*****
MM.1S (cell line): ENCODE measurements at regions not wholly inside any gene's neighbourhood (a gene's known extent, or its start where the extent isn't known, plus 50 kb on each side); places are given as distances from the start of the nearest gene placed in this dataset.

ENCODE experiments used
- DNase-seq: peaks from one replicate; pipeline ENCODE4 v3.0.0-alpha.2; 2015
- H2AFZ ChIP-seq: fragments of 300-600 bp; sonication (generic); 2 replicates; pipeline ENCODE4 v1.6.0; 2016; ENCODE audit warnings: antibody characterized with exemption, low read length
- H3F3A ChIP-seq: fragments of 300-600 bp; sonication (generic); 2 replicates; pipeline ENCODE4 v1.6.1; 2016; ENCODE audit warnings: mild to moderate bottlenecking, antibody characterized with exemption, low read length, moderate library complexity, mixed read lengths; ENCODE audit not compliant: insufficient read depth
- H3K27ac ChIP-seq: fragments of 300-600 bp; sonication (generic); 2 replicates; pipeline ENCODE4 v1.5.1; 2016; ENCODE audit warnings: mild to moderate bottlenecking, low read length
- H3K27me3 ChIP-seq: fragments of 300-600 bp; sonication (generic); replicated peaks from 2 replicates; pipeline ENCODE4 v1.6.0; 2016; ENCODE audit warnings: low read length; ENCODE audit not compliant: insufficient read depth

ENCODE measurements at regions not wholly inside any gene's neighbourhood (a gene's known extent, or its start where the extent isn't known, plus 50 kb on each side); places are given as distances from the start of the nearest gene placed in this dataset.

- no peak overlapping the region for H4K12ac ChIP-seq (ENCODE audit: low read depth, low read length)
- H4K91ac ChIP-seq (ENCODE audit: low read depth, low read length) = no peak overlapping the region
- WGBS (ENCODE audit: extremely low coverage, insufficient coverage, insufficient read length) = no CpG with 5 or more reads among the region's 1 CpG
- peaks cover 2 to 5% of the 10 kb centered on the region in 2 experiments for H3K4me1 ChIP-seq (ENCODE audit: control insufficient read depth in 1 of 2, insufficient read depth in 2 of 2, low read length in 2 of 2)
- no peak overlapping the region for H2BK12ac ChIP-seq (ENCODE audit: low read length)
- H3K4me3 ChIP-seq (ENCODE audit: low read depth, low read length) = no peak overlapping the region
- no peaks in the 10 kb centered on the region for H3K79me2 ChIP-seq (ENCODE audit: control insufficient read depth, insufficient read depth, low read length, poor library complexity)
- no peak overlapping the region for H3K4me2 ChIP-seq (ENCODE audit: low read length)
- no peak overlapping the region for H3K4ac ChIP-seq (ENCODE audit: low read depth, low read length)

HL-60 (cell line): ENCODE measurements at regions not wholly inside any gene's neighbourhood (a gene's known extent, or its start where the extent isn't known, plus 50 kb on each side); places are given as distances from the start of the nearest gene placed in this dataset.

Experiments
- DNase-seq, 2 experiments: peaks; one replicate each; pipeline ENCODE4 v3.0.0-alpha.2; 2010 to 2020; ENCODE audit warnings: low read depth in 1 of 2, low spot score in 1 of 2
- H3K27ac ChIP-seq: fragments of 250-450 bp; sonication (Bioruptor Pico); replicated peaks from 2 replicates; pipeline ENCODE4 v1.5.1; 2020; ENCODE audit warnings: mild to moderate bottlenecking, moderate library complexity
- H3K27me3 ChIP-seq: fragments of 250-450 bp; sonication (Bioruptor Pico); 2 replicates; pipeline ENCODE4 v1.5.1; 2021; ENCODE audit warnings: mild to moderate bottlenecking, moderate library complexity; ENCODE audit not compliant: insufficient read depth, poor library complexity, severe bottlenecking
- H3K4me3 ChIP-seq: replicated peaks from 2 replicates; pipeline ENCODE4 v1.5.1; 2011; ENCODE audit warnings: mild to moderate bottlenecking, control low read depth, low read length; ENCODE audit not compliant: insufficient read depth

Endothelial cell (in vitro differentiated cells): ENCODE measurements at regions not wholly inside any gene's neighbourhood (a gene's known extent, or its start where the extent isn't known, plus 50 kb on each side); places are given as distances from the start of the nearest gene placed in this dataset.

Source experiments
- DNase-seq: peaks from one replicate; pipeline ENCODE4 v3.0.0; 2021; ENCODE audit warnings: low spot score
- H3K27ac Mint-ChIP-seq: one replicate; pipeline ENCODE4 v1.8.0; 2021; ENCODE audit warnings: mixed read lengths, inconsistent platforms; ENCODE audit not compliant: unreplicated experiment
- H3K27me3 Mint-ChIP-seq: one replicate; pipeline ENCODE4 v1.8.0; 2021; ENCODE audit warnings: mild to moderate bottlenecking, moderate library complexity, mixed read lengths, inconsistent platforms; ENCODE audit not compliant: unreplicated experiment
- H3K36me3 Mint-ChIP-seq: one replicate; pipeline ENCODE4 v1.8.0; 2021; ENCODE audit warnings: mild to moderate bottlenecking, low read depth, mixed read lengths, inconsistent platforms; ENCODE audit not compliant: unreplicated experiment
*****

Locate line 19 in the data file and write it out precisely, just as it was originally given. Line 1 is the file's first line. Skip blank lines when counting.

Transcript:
Experiments